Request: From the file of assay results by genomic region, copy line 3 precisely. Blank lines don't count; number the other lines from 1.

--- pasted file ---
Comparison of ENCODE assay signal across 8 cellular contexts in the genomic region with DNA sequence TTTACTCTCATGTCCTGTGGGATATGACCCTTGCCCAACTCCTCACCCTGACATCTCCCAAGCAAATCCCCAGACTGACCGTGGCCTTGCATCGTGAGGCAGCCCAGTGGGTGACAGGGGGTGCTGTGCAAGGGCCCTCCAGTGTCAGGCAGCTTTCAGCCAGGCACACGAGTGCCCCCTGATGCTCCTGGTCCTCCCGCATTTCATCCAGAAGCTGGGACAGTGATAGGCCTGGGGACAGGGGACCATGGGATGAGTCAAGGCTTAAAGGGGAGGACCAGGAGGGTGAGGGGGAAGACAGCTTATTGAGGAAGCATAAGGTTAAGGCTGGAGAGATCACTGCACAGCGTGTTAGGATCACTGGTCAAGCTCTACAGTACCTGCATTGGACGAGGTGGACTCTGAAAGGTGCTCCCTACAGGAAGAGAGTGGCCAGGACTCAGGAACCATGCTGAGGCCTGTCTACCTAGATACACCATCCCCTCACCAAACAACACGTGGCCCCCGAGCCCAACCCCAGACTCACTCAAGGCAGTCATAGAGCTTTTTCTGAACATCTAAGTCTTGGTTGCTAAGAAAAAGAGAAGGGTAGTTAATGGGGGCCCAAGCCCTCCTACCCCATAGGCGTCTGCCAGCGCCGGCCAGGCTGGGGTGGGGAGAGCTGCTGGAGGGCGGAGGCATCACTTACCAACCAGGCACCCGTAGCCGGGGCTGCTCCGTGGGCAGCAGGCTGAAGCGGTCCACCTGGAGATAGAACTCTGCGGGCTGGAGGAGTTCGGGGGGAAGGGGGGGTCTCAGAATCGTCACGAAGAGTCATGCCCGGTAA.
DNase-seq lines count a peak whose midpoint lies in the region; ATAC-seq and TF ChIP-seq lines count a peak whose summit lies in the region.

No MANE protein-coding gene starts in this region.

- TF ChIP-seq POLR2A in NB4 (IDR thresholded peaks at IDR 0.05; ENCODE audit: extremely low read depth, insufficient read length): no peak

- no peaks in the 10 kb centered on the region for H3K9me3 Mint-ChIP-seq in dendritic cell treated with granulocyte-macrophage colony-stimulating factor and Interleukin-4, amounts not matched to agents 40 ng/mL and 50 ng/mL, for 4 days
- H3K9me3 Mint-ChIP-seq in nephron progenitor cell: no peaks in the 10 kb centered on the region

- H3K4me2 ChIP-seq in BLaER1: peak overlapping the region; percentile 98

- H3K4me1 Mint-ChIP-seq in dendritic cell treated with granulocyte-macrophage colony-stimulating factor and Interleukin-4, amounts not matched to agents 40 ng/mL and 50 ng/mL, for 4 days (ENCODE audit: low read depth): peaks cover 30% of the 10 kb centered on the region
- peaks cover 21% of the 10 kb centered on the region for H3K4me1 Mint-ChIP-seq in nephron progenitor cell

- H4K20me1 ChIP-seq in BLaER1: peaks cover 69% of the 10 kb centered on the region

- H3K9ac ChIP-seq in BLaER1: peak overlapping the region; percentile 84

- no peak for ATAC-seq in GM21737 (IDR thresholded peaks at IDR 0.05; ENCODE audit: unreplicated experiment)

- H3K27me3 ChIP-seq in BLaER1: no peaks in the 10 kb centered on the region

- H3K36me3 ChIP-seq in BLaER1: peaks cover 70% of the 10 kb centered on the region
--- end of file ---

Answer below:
No MANE protein-coding gene starts in this region.